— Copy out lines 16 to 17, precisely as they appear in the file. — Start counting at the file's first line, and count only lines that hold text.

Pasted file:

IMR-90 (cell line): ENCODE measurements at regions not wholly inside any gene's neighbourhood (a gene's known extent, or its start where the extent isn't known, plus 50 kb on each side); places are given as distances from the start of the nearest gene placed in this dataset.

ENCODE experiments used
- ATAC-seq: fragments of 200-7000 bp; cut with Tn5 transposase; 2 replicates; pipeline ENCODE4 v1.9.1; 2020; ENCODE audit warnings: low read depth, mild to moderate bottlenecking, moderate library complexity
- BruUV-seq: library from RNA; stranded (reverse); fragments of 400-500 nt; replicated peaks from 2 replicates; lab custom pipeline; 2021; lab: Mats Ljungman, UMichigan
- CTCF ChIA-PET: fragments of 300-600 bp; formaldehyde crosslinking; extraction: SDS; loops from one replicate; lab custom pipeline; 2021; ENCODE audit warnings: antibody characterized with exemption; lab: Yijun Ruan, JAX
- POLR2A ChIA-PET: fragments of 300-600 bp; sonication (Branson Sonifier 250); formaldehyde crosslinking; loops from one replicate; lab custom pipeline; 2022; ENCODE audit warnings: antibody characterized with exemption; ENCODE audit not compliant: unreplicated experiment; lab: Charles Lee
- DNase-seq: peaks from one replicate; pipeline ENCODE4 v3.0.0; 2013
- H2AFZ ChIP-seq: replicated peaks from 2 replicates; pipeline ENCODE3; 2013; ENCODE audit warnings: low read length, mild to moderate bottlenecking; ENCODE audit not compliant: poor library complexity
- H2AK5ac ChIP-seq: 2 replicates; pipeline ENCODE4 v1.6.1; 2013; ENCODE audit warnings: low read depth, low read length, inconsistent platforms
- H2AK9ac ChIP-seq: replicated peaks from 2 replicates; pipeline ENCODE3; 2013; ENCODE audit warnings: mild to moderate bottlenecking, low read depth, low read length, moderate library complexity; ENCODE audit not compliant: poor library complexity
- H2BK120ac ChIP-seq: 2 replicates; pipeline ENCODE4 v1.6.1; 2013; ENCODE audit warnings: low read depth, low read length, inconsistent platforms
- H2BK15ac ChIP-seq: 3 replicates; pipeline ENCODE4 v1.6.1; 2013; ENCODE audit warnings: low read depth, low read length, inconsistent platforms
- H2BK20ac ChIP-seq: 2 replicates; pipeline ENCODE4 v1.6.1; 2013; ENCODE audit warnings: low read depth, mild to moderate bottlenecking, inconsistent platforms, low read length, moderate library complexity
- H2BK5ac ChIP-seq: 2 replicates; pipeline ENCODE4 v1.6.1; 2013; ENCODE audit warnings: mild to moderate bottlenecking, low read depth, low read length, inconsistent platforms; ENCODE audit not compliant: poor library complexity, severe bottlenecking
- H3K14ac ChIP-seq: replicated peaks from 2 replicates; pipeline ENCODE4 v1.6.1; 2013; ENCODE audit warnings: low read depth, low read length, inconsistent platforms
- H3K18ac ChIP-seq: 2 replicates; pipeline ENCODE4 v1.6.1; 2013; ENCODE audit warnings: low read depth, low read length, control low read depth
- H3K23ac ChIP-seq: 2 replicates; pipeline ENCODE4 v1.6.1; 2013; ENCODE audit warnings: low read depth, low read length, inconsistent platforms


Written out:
- H3K18ac ChIP-seq: 2 replicates; pipeline ENCODE4 v1.6.1; 2013; ENCODE audit warnings: low read depth, low read length, control low read depth
- H3K23ac ChIP-seq: 2 replicates; pipeline ENCODE4 v1.6.1; 2013; ENCODE audit warnings: low read depth, low read length, inconsistent platforms